Take the whole if block, including the set vy and set y blocks as below, and add it under the change y by block. Here’s our code:


Bouncing of the ground code

Try this out, and see what happens. There’s something wrong with the bouncing though… when did you last see something bounce like that? And how do you think we could fix it? Create a remix and see how you can tweak it.

Here’s a copy of the project:

Next steps

Next step in a couple of days will be to change from a bouncing cat to something more spacey… like a rocket we can steer ūüôā

Further Reading

Here’s a really good, but quite in depth, introduction to Gravity at Khan Academy:¬†

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Teaching kids electronics using wooden blocks

Here is a great post at makezine, describing how Paul Marlier at the Children‚Äôs Museum of Pittsburgh has put together a “set of wooden blocks with electronics on them that museum visitors can connect up in any way they like”. Inspired by this, I recently put together a similar set of wooden blocks for my son Ethan, aged 5.

I had an electronic set (like one of these) as a kid in the mid-80’s, and it was great fun. But as Paul says in the Makezine article, he “chose this simple design over commercial products because he wanted to emphasize that these are just parts that anyone could find and put together”. I agree, as these commercial sets, like the one I had as a kid, hide away all the bare components, and in the process, add a level of magic, further distancing you from what’s going on under the hood. This subtly further ingrains the belief that what’s going on under the hood is too complicated to understand, and encourages kids to assume that nicely packaged sealed components are better to use that the basic electronic components. (Of course, I’m ignoring the fact that all those “basic electronic components” are themselves often amazingly complicated devices sealed and packaged themselves – but I hope you see the point).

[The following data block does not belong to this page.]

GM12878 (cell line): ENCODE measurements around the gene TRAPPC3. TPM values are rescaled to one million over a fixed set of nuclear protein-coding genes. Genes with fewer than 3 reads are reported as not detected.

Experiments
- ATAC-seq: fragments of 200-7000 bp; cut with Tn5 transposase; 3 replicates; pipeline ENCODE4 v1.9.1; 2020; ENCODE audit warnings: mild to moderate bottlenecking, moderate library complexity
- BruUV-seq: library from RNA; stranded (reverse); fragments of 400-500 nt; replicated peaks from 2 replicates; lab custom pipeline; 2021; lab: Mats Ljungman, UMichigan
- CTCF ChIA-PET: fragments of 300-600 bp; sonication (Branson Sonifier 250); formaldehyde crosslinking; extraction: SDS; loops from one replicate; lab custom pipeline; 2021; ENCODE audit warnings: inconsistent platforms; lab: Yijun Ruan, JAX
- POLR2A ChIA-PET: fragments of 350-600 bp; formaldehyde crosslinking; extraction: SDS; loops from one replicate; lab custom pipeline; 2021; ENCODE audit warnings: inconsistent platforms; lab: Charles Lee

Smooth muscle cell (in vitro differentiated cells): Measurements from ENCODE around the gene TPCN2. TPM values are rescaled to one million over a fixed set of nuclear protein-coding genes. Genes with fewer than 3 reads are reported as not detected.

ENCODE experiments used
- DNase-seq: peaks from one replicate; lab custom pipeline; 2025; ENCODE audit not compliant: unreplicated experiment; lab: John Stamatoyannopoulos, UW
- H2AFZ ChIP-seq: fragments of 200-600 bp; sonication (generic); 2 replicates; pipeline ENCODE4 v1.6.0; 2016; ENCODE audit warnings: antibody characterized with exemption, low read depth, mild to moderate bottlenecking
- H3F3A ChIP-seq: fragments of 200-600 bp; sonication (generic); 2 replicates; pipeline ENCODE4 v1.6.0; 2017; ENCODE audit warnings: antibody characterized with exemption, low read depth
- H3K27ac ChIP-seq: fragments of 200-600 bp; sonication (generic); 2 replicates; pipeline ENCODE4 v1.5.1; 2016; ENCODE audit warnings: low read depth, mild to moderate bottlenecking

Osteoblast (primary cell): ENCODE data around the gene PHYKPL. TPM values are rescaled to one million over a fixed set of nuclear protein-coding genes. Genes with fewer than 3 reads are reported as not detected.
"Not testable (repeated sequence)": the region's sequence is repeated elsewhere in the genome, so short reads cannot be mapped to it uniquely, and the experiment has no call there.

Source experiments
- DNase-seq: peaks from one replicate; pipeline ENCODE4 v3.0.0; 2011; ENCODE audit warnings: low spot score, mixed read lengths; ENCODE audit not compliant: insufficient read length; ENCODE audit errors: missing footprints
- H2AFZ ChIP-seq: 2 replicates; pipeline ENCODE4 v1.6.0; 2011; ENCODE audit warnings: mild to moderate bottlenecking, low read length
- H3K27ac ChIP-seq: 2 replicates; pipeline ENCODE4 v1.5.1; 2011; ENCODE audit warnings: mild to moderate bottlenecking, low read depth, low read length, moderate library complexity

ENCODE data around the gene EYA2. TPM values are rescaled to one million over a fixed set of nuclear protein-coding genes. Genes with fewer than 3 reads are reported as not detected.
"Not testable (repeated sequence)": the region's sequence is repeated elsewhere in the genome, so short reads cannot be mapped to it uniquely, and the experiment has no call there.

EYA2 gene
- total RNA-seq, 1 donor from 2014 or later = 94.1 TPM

So, did Ethan enjoy it? I would challenge you to find any 5 year old boy who wouldn’t like to pick up a jumble of wires, LEDs and a “missile” switch, and go for it!

Ethan experimenting with LEDs

Some more pictures of my setup, and others of the original setup in Matt Met’s photostream.

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Searching for text in MSSQL stored procedures

Simple 5 minute tip here, but I’d done this ages ago and forgotten how to do it.

Suppose you know somewhere in the multitude of stored procedures in the database you’ve inherited that there’s likely a reference to a field or table, and you don’t know where it is. How do you find it without going through each stored procedure and checking it?

Easy. The definitions are stored in the system tables, just like pretty much all structure of a MSSQL database, so we just take a look in those tables, or the INFORMATION_SCHEMA views.

There’s a few different ways of getting at the information, but let’s say you’re looking for references to the field email, and the table Organisation:

SELECT		routine_name, 
FROM		information_schema.routines
WHERE		routine_definition LIKE '%email%'
AND		routine_definition LIKE '%Organisation%'

		OBJECT_DEFINITION(OBJECT_ID) as Routine_Definition
FROM		sys.procedures

or all references to a different email field that include no reference to the Organisation table? This one’s a bit more likely give false negatives – e.g. the procedure may reference the Organisation table in some way not related to the email field. But you get the idea.

SELECT		routine_name, 
FROM		information_schema.routines
WHERE		routine_definition LIKE '%email%'
AND		routine_definition NOT LIKE '%Organisation%'

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IT education in schools

A recent post by Liz Quilty echoed my thoughts, following Google’s Eric Schmidt’s recent criticism of education in the UK. I don’t agree with everything Schmidt says, but I’m surprised that this hasn’t already been addressed if it’s really as bad as I fear it is.

I’ve been getting more and more depressed with what I suspected was happening in IT education – certainly in the UK, and it appears too here in NZ – I recently started looking into schools here for my 6 year old (some years away) – and was saddened, but not surprised, to find a class masquerading as IT but really sounding more similar to the European Computer Driving License, basically teaching office computing skills.

The driving lesson analogy works quite well here – it’s like claiming you’re teaching mechanic and metal work skills, when what you’re actually doing is teaching someone how to drive a car. Both valuable skills, but I wouldn’t like to live in a country that didn’t have any mechanics.